How I got that: Adrian Cook

When Adrian Cook set out to shoot Rowland S. Howard for Rolling Stone he had no idea he’d become one of the last to enjoy the privilege before the musician’s death from liver cancer on December 30, 2009.

When was this image made?

Late 2009. He was doing an interview as part of publicity for his new album Pop Crimes. I’d never met him before that and I only had about ten minutes at his record label. I just shot one roll of film on my Rolleiflex and that was it.

What preparation did you do for the session?

Before I photograph someone I tend to research them so we have something to talk about. I’ll try to learn more about them and listen to some of their music so when you are there you’re not coming across as some idiot. You can talk about something that they’re aware of. It doesn’t have to be much but you have to keep them interested for five or ten minutes otherwise they’ll look bored or it will get awkward. I talk about my kids, my family. I ask them questions. It’s quite amazing what you get out of someone when you are with them for ten minutes. The Rolleiflex I shoot with makes it very personal. I’m only about a foot or two away so I’m sort of hovering over them as I work. It’s a nice way to work because you’re not covering your face like you are with a standard camera. After the portrait he asked me to come along and see him play at the Oxford Art Factory. It was the last time he played in Sydney and I was blown away.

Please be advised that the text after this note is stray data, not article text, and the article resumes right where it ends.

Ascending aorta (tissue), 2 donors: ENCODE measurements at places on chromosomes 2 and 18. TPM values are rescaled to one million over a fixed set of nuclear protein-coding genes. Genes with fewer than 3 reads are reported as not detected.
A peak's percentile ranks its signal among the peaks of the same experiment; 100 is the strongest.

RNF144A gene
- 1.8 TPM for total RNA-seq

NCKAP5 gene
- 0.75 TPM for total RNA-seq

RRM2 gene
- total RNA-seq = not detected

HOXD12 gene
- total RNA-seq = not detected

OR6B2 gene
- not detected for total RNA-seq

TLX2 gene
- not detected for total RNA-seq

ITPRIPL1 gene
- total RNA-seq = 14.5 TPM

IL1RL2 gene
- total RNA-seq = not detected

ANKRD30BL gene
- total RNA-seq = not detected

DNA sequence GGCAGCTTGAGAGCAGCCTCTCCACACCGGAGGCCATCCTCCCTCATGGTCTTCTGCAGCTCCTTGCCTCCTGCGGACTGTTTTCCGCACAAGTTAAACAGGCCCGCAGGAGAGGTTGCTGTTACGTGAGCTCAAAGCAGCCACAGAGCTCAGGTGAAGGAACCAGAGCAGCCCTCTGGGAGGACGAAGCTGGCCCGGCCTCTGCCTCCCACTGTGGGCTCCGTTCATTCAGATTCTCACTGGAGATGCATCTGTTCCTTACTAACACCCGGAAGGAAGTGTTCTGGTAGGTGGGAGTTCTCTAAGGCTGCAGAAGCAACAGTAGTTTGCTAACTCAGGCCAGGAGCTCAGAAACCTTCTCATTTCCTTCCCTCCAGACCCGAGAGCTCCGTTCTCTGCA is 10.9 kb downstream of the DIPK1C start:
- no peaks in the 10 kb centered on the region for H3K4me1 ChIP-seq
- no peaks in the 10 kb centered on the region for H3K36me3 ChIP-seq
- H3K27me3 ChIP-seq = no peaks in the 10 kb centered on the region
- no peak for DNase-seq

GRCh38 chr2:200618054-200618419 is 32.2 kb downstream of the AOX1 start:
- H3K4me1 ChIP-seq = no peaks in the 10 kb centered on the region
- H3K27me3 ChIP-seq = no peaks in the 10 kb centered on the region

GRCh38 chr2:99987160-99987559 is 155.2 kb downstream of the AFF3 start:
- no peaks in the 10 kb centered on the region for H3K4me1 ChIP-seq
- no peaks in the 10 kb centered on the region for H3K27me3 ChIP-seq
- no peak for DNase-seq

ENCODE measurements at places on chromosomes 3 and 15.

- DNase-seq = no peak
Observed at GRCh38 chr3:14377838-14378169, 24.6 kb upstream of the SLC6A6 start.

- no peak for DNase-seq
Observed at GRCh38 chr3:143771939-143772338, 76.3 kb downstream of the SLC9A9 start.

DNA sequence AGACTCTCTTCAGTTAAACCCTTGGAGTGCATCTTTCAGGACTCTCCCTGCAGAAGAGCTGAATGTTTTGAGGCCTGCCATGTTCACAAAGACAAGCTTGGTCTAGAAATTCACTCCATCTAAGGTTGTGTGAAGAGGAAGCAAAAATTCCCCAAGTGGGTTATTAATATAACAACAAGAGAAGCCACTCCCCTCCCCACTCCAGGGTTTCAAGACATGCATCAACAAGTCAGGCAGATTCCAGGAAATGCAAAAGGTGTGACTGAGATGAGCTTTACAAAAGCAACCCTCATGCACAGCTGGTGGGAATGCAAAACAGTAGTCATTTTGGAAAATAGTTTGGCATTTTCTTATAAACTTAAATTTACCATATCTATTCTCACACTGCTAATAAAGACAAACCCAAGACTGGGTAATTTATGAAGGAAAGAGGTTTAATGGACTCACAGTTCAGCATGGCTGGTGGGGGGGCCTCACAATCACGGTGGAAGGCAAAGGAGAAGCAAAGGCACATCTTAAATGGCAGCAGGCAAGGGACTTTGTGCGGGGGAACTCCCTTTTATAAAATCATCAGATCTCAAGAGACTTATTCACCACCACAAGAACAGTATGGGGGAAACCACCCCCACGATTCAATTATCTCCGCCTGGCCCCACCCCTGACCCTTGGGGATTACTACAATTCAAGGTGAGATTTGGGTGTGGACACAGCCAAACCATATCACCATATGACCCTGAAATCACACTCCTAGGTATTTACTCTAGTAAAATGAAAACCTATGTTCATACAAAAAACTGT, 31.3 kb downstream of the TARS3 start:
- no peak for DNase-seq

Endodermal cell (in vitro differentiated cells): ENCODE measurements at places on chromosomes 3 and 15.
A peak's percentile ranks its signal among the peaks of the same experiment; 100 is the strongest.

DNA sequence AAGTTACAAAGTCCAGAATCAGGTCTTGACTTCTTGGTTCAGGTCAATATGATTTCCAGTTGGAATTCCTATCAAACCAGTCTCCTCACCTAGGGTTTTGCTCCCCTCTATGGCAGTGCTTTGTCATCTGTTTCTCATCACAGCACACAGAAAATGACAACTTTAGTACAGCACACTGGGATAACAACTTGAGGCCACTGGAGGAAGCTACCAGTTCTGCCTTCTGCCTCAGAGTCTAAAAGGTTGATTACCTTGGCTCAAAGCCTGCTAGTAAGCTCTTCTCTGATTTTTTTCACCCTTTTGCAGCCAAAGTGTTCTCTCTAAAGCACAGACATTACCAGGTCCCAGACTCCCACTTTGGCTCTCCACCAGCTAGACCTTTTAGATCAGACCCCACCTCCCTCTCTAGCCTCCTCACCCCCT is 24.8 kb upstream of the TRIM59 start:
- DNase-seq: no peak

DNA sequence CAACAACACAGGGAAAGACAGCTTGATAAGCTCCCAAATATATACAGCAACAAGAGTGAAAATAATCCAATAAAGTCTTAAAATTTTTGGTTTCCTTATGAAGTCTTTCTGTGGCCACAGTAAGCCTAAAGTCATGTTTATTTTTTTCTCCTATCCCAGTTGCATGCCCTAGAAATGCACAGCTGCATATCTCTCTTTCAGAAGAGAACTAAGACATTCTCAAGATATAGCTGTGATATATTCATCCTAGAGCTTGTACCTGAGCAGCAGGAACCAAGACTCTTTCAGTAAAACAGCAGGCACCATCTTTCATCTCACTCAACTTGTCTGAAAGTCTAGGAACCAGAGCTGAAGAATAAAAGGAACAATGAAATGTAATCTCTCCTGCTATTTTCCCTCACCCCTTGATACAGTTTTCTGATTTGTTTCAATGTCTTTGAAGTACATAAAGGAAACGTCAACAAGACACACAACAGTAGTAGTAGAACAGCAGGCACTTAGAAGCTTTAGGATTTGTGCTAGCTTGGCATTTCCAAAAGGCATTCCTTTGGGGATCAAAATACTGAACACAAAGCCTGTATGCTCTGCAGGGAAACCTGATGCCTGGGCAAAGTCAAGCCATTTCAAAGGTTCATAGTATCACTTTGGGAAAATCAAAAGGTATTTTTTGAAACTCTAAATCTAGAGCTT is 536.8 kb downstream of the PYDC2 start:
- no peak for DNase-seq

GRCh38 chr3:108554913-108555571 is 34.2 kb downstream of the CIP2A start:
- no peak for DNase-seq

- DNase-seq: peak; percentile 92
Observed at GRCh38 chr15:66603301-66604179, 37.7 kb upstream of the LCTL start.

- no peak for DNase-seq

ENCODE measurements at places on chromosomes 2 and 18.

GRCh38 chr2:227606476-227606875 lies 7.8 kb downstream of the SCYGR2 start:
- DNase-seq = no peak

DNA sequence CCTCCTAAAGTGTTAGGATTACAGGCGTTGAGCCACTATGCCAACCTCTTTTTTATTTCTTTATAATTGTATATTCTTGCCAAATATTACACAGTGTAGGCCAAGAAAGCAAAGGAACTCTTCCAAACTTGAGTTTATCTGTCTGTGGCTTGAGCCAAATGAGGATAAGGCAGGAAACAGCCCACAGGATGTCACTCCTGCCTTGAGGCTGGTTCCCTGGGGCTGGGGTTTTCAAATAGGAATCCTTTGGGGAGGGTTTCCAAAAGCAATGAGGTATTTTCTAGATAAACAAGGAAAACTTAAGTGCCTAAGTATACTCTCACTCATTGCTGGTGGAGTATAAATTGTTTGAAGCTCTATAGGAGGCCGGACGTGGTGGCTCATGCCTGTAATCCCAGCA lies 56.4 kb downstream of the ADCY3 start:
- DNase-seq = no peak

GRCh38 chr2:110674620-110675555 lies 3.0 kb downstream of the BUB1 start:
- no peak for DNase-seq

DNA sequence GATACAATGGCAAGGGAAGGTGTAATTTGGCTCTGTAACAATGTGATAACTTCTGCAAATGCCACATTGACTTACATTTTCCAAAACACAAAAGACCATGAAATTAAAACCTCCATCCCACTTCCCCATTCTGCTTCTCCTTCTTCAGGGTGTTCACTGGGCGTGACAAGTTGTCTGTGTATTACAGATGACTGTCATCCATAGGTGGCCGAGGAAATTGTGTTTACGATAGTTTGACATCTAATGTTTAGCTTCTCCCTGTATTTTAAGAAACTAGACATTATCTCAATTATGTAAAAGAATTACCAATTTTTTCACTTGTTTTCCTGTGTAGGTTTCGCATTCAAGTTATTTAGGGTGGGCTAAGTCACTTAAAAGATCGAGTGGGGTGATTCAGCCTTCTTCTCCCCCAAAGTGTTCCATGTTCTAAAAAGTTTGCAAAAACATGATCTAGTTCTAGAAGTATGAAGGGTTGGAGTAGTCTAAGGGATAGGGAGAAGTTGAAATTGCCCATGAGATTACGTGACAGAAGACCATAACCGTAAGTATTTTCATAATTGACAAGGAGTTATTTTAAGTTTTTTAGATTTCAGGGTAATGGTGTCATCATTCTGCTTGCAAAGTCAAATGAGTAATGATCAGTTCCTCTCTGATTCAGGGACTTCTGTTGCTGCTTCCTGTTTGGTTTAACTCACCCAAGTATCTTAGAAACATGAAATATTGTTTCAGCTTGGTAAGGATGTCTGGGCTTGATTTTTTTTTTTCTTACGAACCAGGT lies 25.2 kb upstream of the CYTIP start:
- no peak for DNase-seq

How did he respond to the camera?

Rowland was fine. I always get a good response to the Rolleiflex because it’s not your typical “bang, bang, bang” camera that covers your face. It’s very slow. It’s on a tripod. They’re usually sitting quite low and I’m standing above them. So straight way it’s different. It’s also a point of conversation, people ask, “What’s that? How old is it?” Also the way you shoot – you’re taking pictures while you are talking. So quite often the best pictures are where they’re looking up at me, not at the camera at all. They’re looking up or sideways.

Was there a moment when you knew you had the frame?

I knew I had it but I wasn’t sure which frame. I tend to shoot one roll. I should have it in a roll. If I’m unsure I’ll shoot another but I had no doubts this time. I could’ve used half a dozen frames. I don’t know why I chose that one – it just jumped out as the best one of 12.

Did you have any idea he was sick at the time?

No. But looking at the picture now it seems clearer. I found out after the interview when I met with the writer. But I had no idea he’d die so soon. I don’t know if he even saw (the picture). I think the issue came out after he died. But when it ran his sister rang me soon after and thanked me for the portrait so I sent her a few really nice quality prints – one for her and one for her brother. To her it was quite an honest portrait and that’s what I like about the Rolleiflex – it’s a very honest camera. There’s no retouching. A lot of people don’t like it because it’s too true but I don’t retouch. I shoot as is.

Adrian Cook’s portrait was a finalist in the 2010 Head On Portrait Prize. See more of his work at adriancookphotography.com.


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Image detail: Gary Ramage